Weird behavior? Holding hay in mouth.

Discussion in 'Nutrition and Behavior' started by Blue eyes, Nov 12, 2017.

  1. Nov 12, 2017 #1

    Blue eyes

    Blue eyes

    Blue eyes

    Well-Known Member

    Joined:
    Mar 20, 2012
    Messages:
    3,837
    Likes Received:
    738
    Location:
    Arizona, USA
    Anyone have an explanation for why my rabbit would be doing this? He is just sitting in his cage (door open) with a mouthful of hay? He isn't eating it, just holding on to it.

    I've only seen this once before many years ago with my niece's rabbit. She asked me about it at the time and I had no explanation. Hers was a female.

    Mocha is a neutered male. No other rabbit around.
     

    Attached Files:

  2. Nov 12, 2017 #2

    Preitler

    Preitler

    Preitler

    Well-Known Member

    Joined:
    Jul 19, 2015
    Messages:
    228
    Likes Received:
    81
    Location:
    Austria (No Kangaroos!)
    Hi,

    that's nesting behaviour, although, normally does carry the hay somewhere and build a nest. I've sporadically read about neutered males doing that too, from time to time.
     
    Last edited: Nov 12, 2017
  3. Nov 12, 2017 #3

    JBun

    JBun

    JBun

    Jenny - Health & Wellness Mod Staff Member

    Joined:
    Sep 10, 2012
    Messages:
    6,447
    Likes Received:
    1,194
    Location:
    Utah, , USA
    My spayed doe still will do it at certain times of the year(spring, fall). She'll start frantically building a nest, gathering up any hay and other material she can get in her mouth and not think about anything else, sometimes she'll sit there like that with hay gathered in her mouth looking confused about what it is she's supposed to be doing, then usually after a few hours it all stops and she's back to normal. Like Preitler, I've also heard of some bucks showing nesting behavior.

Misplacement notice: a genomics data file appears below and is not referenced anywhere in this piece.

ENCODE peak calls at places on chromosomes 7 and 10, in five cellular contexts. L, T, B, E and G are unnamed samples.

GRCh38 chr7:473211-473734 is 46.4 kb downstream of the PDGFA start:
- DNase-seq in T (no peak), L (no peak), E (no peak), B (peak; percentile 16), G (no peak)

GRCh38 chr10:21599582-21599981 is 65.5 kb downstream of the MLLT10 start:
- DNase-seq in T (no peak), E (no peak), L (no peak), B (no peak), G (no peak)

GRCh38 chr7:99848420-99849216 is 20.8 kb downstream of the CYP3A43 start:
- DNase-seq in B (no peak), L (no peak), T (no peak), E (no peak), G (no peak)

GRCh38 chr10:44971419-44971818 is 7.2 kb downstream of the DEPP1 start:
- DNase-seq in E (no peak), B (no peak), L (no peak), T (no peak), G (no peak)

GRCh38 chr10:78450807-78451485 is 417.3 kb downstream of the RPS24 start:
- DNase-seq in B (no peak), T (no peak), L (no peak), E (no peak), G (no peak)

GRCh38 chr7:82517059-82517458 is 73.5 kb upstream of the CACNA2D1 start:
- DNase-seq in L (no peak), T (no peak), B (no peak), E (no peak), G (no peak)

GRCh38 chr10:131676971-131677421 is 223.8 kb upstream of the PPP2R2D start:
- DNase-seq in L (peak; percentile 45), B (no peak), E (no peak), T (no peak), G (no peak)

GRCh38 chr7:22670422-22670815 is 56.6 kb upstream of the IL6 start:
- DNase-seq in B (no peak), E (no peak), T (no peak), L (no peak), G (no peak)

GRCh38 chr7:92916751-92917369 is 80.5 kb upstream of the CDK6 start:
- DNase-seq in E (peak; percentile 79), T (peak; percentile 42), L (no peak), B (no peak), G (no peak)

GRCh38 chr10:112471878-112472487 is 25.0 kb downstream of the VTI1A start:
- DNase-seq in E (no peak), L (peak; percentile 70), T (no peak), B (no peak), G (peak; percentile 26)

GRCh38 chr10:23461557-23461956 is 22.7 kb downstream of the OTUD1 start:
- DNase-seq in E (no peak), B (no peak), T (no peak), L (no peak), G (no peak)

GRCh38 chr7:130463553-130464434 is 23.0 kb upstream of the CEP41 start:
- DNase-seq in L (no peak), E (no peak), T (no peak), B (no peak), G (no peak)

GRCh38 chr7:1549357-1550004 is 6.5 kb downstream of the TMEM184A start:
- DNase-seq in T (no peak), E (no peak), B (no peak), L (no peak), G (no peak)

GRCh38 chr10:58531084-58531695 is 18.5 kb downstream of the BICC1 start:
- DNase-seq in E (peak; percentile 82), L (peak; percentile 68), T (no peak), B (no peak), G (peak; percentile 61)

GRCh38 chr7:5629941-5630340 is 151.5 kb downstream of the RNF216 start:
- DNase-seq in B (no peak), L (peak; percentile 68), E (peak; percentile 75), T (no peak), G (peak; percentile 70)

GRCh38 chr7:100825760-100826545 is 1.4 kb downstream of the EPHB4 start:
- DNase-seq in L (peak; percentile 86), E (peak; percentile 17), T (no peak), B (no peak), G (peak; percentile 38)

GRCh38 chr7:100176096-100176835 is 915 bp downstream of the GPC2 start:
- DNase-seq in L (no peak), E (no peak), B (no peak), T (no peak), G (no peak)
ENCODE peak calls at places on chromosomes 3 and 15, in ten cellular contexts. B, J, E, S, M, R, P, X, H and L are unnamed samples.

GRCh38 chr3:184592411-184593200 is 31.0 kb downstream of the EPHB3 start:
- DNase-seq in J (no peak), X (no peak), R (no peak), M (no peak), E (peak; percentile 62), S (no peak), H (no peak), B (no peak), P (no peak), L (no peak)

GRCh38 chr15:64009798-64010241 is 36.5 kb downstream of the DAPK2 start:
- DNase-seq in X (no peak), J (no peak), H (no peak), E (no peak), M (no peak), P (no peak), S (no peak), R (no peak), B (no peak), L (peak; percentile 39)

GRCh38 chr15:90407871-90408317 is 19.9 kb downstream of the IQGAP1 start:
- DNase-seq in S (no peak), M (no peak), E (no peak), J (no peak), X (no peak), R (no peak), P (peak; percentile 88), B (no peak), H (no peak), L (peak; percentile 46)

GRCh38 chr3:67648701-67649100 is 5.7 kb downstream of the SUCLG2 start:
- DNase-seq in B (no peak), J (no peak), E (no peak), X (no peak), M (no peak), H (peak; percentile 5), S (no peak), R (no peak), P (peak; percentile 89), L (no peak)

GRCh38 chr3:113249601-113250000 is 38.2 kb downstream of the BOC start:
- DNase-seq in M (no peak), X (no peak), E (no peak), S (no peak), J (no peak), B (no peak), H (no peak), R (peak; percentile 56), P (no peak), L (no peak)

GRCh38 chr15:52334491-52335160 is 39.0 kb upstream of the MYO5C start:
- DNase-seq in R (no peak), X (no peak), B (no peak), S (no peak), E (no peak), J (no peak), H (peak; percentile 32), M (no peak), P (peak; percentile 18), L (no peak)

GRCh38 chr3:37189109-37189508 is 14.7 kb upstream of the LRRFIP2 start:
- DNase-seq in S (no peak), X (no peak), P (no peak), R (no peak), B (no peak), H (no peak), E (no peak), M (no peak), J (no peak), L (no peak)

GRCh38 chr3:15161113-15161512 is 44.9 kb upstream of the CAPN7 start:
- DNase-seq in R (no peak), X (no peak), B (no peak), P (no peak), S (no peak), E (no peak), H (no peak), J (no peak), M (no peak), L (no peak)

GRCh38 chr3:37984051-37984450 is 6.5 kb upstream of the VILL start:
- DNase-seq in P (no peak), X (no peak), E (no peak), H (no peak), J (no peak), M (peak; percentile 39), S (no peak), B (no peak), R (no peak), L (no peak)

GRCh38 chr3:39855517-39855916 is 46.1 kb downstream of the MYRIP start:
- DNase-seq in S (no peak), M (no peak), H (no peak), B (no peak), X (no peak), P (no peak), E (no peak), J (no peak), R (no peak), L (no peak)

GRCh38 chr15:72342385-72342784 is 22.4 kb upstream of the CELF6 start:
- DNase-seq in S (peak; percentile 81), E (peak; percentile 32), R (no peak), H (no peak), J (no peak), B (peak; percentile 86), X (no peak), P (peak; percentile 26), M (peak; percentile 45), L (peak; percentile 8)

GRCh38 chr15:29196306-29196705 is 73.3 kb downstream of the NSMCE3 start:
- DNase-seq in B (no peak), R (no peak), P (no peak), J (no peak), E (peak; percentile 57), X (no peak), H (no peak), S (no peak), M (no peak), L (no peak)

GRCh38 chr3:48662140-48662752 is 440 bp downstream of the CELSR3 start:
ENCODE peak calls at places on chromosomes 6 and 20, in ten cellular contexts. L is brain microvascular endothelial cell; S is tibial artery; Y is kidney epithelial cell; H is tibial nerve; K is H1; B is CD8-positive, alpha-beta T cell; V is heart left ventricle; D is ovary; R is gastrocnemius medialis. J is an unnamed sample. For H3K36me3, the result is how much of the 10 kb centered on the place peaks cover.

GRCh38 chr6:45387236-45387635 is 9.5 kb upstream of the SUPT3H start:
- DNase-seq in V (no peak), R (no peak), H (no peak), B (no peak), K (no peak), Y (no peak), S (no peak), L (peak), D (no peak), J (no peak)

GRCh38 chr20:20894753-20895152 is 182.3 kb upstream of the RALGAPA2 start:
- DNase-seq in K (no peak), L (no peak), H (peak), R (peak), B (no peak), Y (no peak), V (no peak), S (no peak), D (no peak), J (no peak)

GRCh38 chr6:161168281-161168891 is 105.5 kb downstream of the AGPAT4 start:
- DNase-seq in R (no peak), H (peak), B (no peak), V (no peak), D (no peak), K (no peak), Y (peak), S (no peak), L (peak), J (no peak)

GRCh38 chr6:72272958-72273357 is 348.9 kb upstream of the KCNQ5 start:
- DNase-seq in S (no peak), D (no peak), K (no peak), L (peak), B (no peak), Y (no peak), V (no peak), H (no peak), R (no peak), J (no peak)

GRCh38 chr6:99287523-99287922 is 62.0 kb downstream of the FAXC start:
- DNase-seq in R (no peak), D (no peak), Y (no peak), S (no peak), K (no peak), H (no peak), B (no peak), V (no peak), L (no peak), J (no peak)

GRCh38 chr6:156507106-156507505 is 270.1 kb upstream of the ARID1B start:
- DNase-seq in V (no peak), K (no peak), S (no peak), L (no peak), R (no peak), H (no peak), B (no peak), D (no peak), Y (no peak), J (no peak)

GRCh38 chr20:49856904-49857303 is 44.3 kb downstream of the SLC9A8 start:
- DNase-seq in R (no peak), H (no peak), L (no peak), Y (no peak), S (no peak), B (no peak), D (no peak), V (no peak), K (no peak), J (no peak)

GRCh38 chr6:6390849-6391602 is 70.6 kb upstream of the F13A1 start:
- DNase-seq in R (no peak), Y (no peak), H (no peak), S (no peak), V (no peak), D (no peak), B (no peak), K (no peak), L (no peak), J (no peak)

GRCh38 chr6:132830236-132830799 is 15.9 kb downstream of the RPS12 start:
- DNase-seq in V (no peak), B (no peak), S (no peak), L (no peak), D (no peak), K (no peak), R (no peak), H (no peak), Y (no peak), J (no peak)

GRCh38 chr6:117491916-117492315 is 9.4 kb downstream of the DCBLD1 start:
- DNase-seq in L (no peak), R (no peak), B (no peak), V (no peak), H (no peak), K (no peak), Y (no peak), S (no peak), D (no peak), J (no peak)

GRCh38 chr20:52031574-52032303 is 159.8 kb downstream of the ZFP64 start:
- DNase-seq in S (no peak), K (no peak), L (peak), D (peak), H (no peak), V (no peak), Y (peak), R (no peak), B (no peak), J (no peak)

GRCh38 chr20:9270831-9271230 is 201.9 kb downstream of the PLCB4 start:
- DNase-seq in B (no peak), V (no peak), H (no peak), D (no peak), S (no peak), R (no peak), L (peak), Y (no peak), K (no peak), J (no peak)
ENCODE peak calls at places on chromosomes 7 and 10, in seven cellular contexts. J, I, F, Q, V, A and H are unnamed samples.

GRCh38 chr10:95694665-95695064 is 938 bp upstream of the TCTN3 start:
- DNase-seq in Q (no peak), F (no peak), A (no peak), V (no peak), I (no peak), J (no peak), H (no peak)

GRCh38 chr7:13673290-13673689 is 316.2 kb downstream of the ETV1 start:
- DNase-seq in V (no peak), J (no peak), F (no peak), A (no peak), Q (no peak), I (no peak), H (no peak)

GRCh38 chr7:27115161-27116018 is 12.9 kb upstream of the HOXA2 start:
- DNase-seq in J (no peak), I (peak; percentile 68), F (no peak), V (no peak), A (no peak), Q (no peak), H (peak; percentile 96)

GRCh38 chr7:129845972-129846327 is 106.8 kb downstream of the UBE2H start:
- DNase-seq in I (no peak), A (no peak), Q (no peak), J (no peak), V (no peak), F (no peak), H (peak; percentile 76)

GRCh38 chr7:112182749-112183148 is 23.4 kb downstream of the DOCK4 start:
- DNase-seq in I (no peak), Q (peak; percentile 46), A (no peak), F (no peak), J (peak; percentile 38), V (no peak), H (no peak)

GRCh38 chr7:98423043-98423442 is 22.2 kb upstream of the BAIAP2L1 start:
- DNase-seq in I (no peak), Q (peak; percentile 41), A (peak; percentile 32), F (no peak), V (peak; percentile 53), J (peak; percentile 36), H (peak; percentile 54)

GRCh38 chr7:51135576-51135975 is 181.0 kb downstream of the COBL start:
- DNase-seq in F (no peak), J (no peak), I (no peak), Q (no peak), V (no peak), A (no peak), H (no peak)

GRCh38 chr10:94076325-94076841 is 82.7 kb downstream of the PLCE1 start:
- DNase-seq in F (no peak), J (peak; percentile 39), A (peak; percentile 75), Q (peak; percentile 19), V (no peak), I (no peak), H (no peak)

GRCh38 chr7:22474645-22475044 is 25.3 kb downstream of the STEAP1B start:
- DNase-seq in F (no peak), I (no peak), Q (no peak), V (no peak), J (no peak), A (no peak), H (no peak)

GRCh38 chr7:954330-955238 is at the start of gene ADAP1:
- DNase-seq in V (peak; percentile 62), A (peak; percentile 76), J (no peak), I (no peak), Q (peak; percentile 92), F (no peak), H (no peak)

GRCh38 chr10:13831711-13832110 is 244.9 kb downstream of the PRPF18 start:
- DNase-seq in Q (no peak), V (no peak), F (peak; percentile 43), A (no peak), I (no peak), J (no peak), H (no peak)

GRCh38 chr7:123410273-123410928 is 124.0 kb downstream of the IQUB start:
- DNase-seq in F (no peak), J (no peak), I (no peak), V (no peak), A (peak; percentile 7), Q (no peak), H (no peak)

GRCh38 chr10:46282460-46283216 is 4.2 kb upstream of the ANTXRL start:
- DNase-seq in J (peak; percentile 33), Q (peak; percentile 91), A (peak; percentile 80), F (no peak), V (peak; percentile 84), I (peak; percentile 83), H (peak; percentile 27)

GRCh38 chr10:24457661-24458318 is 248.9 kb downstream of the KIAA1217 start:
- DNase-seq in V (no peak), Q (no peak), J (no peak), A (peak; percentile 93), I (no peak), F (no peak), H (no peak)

If he's not already back to normal and eating again, and it's been 12 hours or more since he last ate, then I would say vet or start syringe feeding. Then if he's not back to normal tomorrow morning and you haven't taken him to the vet yet, might be time to take him to get checked out to make sure there isn't an underlying health issue going on and causing this behavior.
     
  4. Nov 12, 2017 #4

    Blue eyes

    Blue eyes

    Blue eyes

    Well-Known Member

    Joined:
    Mar 20, 2012
    Messages:
    3,837
    Likes Received:
    738
    Location:
    Arizona, USA
    I did wonder if it had to do with nesting but had dismissed that thought since he's male and neutered (and single). Rabbits never cease to surprise.

    I should have clarified, Jenny. By stating he wasn't eating it, I was referring to just the mouthful of hay he was holding. He had eaten a big pile of basil right before this. He's eating fine.

    Within the hour (& after I posted), he was lounging in his litter box without the hay in his mouth. In the 5 years of having him, I've not seen him do that nesting thing. Silly bunny.